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NBA players kneel in protest of racism during the national anthem as the league re-opens

It hardly resembled the league that abruptly adjourned its season at the onset of the pandemic 141 days earlier, but the NBA made its return inside the Disney World bubble on Thursday night as every member of the Pelicans, Jazz, Clippers, and Lakers protested racism during the national anthem.   

‘I hope we made [Colin Kaepernick] proud,’ LeBron James said after his Lakers’ 103-101 win over the Clippers, referring to the former San Francisco 49ers quarterback who famously protested inequality by kneeling during the anthem throughout the 2016 NFL season.   

On courts emblazoned with the words ‘Black Lives Matter,’ players in BLM warmups, coaches, and even officials knelt and locked arms in a demonstration that technically violated a 39-year-old league rule requiring everyone to stand for The Star-Spangled Banner.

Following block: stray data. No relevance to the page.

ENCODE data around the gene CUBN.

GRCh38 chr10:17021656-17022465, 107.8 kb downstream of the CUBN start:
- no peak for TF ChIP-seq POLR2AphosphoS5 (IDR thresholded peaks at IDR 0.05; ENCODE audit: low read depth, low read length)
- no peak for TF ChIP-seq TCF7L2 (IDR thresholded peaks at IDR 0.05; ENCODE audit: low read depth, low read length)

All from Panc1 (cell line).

But as NBA commissioner Adam Silver explained during Utah’s 106-104 win over New Orleans in the early game, the circumstances have changed considerably since May 25, when African-American man George Floyd was killed in Minneapolis police custody. 

‘I respect our teams’ unified act of peaceful protest for social justice and under these unique circumstances will not enforce our long-standing rule requiring standing during the playing of our national anthem,’ Silver said in a statement. 

All players, coaches and refs take a knee and lock arms during the national anthem before the Lakers-Clippers game.

Not only are NBA players suddenly allowed to protest during the anthem, as many NFL players have done since 2016, but league jerseys now feature social justice messages, like ‘Black Lives Matter’ and ‘Equality.’  

‘It’s so important at this point for us to be unified and be able to peacefully protest many of the critical things that are going on in the country right now,’ said Jazz coach Quin Snyder. 

While the players appeared unified in their support of the BLM movement on Thursday, they know they face opposition, although Pelicans guard JJ Redick thinks the tide is turning in favor of social justice.